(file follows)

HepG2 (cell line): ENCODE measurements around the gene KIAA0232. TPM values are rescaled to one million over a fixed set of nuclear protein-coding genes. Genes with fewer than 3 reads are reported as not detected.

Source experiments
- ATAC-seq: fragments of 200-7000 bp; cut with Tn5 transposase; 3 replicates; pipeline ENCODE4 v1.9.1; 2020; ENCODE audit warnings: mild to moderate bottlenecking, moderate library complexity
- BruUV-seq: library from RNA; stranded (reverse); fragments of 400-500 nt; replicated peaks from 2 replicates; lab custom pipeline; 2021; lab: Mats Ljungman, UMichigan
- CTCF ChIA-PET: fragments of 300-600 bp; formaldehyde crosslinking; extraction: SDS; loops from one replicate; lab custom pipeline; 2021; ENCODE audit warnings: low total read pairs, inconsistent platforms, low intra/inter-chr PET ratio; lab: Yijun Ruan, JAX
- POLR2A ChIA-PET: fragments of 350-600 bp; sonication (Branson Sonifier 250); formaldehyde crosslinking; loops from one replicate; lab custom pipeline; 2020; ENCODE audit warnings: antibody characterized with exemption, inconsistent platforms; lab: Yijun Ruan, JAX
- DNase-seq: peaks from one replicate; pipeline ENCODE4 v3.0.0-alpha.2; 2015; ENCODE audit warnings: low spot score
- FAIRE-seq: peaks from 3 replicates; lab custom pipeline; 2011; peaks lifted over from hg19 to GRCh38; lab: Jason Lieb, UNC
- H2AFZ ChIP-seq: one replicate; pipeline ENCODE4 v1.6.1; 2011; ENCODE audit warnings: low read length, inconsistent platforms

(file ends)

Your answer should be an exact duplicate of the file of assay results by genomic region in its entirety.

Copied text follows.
HepG2 (cell line): ENCODE measurements around the gene KIAA0232. TPM values are rescaled to one million over a fixed set of nuclear protein-coding genes. Genes with fewer than 3 reads are reported as not detected.

Source experiments
- ATAC-seq: fragments of 200-7000 bp; cut with Tn5 transposase; 3 replicates; pipeline ENCODE4 v1.9.1; 2020; ENCODE audit warnings: mild to moderate bottlenecking, moderate library complexity
- BruUV-seq: library from RNA; stranded (reverse); fragments of 400-500 nt; replicated peaks from 2 replicates; lab custom pipeline; 2021; lab: Mats Ljungman, UMichigan
- CTCF ChIA-PET: fragments of 300-600 bp; formaldehyde crosslinking; extraction: SDS; loops from one replicate; lab custom pipeline; 2021; ENCODE audit warnings: low total read pairs, inconsistent platforms, low intra/inter-chr PET ratio; lab: Yijun Ruan, JAX
- POLR2A ChIA-PET: fragments of 350-600 bp; sonication (Branson Sonifier 250); formaldehyde crosslinking; loops from one replicate; lab custom pipeline; 2020; ENCODE audit warnings: antibody characterized with exemption, inconsistent platforms; lab: Yijun Ruan, JAX
- DNase-seq: peaks from one replicate; pipeline ENCODE4 v3.0.0-alpha.2; 2015; ENCODE audit warnings: low spot score
- FAIRE-seq: peaks from 3 replicates; lab custom pipeline; 2011; peaks lifted over from hg19 to GRCh38; lab: Jason Lieb, UNC
- H2AFZ ChIP-seq: one replicate; pipeline ENCODE4 v1.6.1; 2011; ENCODE audit warnings: low read length, inconsistent platforms